Email was originally built for a simpler time, when the Internet was a much smaller — and much more trusting — place. So, by design, it’s possible for anyone sending an email to claim that the message is from any email address or domain that they want — including yours.
If a spammer starts to use your domain to send out unwanted messages, it could land your domain on a spam blacklist. This will make it difficult for your users to send legitimate messages without them getting caught in spam filters. So it’s important to be able to tell other mail servers that you’re authorized to send messages on behalf of your domain.
And that’s where SPF comes in. SPF, or Sender Policy Framework, is a special DNS record that tells other mail servers from where your domain should be sending mail. Implemented as a TXT record, setting up SPF is a quick and easy way to add an extra layer of protection to your email system.
First, you’ll need to figure out where your mail should be allowed to come from. If you have an in-house mail server, then its external IP is the important one. If that’s already listed in the MX record for your domain, great — SPF has shortcuts for MX records. If you use a hosted email service, like G Suite or Office 365, look in their help documentation for how to set up SPF records.
But, there are a few other places that mail could be coming from. If you use a bulk-email service to send out newsletters or other mass emails, check their instructions for how to configure your SPF records. Many of them will have specific IPs or domains that you can easily include in your SPF record. The same goes for any other cloud-based service that is allowed to send email from your domain — it will need to be given permission via the SPF record for this.
Another potential issue to look out for is any user who uses a legacy SMTP server to send email. While most of your users should be using direct connections to your mail servers, anyone with a misconfigured mail client may have some issues sending email after you implement SPF.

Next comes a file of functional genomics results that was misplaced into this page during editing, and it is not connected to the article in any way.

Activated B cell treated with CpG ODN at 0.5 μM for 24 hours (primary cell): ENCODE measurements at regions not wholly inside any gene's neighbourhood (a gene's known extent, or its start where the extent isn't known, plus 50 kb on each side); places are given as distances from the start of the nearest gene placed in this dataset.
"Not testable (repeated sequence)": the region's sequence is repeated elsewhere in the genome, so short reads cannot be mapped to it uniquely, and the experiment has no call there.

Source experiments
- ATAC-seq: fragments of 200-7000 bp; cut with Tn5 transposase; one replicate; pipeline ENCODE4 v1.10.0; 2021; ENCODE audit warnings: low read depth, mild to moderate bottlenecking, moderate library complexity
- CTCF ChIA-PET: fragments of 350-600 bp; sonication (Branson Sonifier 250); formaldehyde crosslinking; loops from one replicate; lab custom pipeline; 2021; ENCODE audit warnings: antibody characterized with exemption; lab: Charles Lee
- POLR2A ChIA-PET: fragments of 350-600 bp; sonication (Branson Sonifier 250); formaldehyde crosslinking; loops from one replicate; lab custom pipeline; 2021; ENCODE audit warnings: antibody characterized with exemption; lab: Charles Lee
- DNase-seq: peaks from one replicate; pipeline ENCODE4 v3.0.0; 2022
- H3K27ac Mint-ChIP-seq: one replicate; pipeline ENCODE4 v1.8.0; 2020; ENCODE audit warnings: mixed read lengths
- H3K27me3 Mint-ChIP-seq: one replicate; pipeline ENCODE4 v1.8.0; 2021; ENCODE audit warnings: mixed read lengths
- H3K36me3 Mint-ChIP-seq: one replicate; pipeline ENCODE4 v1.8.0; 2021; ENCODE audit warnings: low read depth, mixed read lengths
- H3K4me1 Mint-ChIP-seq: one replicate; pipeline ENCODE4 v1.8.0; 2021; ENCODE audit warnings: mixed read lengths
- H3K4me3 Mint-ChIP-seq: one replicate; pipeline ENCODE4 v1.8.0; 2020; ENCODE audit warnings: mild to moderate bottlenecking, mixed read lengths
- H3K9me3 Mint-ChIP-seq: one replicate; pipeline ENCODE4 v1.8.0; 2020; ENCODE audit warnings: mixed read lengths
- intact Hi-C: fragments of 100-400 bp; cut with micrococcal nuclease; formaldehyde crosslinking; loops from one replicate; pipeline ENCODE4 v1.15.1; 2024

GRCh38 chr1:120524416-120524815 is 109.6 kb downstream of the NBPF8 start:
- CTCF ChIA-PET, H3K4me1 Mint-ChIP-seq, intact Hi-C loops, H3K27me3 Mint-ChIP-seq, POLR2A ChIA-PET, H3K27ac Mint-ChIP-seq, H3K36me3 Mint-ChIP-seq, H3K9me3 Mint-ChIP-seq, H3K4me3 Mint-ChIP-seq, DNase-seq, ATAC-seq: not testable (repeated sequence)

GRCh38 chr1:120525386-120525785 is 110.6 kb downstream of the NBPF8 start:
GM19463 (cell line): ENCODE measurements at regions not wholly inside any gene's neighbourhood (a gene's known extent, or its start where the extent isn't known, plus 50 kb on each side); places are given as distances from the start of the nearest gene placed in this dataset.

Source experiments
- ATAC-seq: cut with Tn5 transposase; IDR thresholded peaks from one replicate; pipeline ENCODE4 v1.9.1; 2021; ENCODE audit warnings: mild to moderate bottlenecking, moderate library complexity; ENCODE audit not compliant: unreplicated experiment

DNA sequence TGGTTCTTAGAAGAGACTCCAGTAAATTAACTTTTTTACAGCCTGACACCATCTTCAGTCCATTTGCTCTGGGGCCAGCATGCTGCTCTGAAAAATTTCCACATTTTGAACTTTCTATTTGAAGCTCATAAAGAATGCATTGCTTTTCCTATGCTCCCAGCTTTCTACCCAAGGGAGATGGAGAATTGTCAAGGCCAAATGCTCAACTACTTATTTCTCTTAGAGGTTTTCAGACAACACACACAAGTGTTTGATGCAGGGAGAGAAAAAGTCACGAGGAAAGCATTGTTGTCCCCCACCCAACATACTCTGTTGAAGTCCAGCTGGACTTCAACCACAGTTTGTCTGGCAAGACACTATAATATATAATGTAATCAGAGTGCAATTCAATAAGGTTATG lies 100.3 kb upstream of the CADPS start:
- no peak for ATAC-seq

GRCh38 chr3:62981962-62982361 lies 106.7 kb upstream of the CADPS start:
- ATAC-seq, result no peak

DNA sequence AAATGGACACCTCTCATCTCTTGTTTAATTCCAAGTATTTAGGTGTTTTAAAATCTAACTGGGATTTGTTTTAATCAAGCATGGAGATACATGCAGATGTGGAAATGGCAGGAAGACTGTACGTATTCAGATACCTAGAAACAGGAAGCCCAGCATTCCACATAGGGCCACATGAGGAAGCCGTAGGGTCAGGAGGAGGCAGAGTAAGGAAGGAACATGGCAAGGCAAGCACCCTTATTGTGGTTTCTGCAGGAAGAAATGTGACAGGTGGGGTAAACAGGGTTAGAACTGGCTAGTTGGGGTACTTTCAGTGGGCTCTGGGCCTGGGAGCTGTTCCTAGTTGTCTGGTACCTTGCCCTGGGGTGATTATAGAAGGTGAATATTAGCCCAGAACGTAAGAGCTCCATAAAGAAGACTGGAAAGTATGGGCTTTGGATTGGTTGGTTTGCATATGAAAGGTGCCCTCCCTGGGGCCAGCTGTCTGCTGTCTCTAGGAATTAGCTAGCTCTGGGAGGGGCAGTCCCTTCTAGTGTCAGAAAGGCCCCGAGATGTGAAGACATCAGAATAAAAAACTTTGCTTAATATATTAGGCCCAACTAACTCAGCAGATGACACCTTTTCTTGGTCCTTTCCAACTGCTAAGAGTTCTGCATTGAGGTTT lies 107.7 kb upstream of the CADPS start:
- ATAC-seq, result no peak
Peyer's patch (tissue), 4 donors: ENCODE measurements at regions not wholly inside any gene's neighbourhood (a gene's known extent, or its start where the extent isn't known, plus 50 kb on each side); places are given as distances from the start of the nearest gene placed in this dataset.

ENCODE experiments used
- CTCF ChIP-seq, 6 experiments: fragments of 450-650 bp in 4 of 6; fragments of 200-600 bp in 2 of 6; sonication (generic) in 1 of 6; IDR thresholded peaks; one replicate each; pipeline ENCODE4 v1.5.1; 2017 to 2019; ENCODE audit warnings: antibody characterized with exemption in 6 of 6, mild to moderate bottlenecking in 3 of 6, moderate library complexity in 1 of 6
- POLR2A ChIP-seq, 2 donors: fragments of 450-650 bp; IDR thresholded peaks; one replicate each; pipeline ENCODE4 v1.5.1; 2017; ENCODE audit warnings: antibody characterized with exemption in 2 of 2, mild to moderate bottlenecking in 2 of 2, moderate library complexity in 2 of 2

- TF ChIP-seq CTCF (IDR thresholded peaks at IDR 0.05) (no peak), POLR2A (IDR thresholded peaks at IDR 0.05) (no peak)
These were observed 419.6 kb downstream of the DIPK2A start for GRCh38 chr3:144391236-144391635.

To create an SPF record, log in to your domain registrar’s site, and look for the options to modify DNS records. You’ll need to create a TXT DNS record for the root of your domain.
Then, using the information you gathered earlier, create the SPF record. It needs to start with v=spf1. Then, there are a few different directives that can be used to specify allowed senders:
ip4: or ip6 – These are used for specifying server IP addresses. Can be a single IP or a range.
mx – This represents the IP addresses found in your domain’s MX record.
a – This represents the IP address of your domain’s A record.
include – This is used to include IPs from another domain’s SPF record. Commonly used for hosted email providers and bulk-mailing services.
Finally, you need to include an all directive. This tells other servers what to do if none of the permitted senders match. Your options are:
-all – A dash-all stands for FAIL; reject the message if no records match.
~all – A tilde-all means SOFTFAIL; don’t reject the message, but mark it as likely spam.
Then, put all the parts together into an SPF record and add it as a TXT record for your domain. For example:
v=spf1 mx ip4:188.8.131.52 include:_spf.google.com -all
This SPF record says “Accept messages from servers listed in the MX record for this domain, the server 184.108.40.206, and also whatever servers are listed in Google’s SPF record. If nothing matches, then reject the message.”
Once you’ve added the text record, your SPF record should start working within 48 hours, protecting your domain from being spoofed by spammers.
E-N Computers has been helping businesses in Virginia, Maryland and Washington, D.C. with their IT needs for over 20 years. Contact us today to find out how our team of experts can leverage IT as an asset to help your business grow.
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